Piper is Part Bear-Cub. Sometimes when Piper gets excited, I look down and see not a sweet, cuddly puppy, but something more akin to a furry black baby carnivore pulled out of his den by the scruff of the neck. Lips pulled back, needle-sharp teeth bared, emitting play growls, whites of his eyes showing, hunched into a little ball of bear-cub fearsomeness. Wow, am I ready for this? Rather than put on leather gloves and play "Who Is the Biggest, Baddest Dude - Me or You?" I try to wait him out until he calms down. If that doesn't work, I simply and unceremoniously pop him in his crate. A short time-out does wonders for his bear-cub spells - they disappear. As the weeks progress, the bear cub episodes are starting to fade away.

In contrast, his incessant mouthing has been daunting to correct. Although he has mostly stopped mouthing me, he does gnaw on everyone else. Meeting people invariably ends with their fingers in his mouth and comments (nice or otherwise) such as, "My, his teeth are sharp!" Children are more to the point. "He bit me!" I ask them to pet his back half instead, but that is not as interesting, and they soon gravitate back to his head...and the mouthing starts again and I have to be referee. Now I am trying a new tack, where I offer people a toy to offer Piper - Piper can gnaw on that instead of their tender fingers.

Piper is Part Fish. I have had pups that loved the water and pups that didn't even like to get their paws wet. But I've never had a puppy at 8 or 9 weeks who would dive head-first into the horse trough, completely submerging, blowing bubbles and spluttering to the surface, only to scramble out, shake off and want to dive back in again! Since he's started doing this I make sure to keep the trough only partway full. CPR is not something I want to do on my puppy if I can help it. With all water containers, his muzzle is constantly underwater, blowing bubbles. It is as natural to him as breathing.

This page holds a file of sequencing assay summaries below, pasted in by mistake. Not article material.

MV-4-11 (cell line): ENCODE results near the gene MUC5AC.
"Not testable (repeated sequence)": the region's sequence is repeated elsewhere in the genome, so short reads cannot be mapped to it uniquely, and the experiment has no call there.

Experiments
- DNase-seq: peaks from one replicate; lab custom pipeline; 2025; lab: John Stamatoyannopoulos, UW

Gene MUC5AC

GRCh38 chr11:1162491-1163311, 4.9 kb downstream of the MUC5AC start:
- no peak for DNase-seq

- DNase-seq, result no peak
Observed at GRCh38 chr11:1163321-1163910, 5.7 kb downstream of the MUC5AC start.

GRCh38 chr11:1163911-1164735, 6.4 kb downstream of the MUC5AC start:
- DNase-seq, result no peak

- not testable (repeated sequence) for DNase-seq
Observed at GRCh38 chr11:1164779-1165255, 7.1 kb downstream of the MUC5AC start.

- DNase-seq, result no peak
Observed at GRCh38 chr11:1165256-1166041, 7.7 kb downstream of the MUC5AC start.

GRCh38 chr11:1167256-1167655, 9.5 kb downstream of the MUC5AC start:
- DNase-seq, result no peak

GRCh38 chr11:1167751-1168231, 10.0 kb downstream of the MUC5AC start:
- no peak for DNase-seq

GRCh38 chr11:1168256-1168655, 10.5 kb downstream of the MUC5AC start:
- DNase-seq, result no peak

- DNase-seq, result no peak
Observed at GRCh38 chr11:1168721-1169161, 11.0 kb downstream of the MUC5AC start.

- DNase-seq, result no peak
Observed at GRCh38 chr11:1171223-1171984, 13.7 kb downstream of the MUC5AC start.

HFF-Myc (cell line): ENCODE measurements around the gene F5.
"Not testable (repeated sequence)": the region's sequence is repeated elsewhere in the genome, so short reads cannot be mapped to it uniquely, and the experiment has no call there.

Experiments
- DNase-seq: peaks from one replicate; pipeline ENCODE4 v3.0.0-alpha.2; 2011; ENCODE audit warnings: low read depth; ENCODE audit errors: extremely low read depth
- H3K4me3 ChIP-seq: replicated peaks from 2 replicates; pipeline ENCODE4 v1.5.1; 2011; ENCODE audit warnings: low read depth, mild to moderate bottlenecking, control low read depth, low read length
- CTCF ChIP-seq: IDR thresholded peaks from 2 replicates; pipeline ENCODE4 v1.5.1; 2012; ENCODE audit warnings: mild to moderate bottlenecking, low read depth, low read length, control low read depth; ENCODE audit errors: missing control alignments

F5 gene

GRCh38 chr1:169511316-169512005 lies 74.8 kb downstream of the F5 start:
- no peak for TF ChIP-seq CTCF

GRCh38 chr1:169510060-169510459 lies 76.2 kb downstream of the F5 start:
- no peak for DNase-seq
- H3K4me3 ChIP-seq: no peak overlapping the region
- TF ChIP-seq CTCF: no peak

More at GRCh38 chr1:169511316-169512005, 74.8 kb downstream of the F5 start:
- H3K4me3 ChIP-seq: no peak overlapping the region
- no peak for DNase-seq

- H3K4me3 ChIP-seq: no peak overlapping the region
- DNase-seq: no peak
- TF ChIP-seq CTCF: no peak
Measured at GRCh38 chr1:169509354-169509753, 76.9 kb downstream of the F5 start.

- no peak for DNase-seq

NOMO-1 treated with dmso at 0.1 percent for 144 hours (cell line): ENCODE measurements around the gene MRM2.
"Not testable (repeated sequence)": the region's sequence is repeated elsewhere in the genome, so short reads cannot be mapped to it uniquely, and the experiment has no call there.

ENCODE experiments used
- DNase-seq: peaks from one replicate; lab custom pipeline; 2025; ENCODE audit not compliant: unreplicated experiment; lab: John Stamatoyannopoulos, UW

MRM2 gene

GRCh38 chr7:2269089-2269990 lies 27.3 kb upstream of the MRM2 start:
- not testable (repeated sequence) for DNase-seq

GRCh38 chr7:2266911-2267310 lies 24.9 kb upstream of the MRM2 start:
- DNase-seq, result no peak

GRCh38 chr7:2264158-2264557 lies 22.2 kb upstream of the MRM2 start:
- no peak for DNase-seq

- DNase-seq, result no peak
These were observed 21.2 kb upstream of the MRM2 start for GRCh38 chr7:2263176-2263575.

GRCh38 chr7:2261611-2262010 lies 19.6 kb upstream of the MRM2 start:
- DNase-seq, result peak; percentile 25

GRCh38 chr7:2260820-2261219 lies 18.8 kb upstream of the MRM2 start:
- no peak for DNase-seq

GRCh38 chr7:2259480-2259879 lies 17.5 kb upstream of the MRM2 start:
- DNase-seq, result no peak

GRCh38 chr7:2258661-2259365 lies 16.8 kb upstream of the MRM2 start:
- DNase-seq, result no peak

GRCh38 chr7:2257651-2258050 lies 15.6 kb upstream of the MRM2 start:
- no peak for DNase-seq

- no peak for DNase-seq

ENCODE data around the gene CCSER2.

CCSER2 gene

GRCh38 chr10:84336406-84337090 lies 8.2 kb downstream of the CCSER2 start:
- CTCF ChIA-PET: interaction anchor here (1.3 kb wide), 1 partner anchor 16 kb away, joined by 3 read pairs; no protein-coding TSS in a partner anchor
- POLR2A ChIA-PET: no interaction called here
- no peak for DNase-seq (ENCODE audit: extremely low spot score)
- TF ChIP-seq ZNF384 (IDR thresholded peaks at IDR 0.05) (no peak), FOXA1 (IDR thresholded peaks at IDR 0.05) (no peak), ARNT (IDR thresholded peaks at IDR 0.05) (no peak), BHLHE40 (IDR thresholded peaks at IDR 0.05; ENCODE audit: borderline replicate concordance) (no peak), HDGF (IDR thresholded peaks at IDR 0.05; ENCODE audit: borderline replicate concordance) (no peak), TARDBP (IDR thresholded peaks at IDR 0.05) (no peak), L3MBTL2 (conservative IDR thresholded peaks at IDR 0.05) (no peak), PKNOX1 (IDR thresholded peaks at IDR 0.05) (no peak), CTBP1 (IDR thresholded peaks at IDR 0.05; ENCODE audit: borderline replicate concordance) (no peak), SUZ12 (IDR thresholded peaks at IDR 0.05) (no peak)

Piper is All Labrador Retriever (emphasis on retriever). Piper is hard-wired to retrieve. I did not have to teach him. An object is thrown and Piper naturally retrieves it for me. Even as a chunky puppy he did it with such eagerness and pure joy, it was as if he had discovered The Zone. I encourage this but keep the games short and on my schedule. I have added the words "Get It", "Piper, Here", and "Give" to start teaching him cues that go with retrieve. Retrieving will serve him well as a service dog, as one of their biggest jobs can be fetching objects for their person.

All that said, with the challenges, interruptions, frustrations and surprises, Piper is a wonderful, affectionate puppy with a keen mind that learns as naturally as he retrieves and blows bubbles underwater. I am looking forward to our journey together down the Puppy-Raiser Road, with all its bumps, twists and turns, valleys and hilltops. One thing is for certain though, I don't expect many flat, boring sections along the way!

Saturday, June 15, 2013

Stop Right There!!!

What is it about puppies that draws us - like moths to a flame, like flies to honey, like iron to a magnet?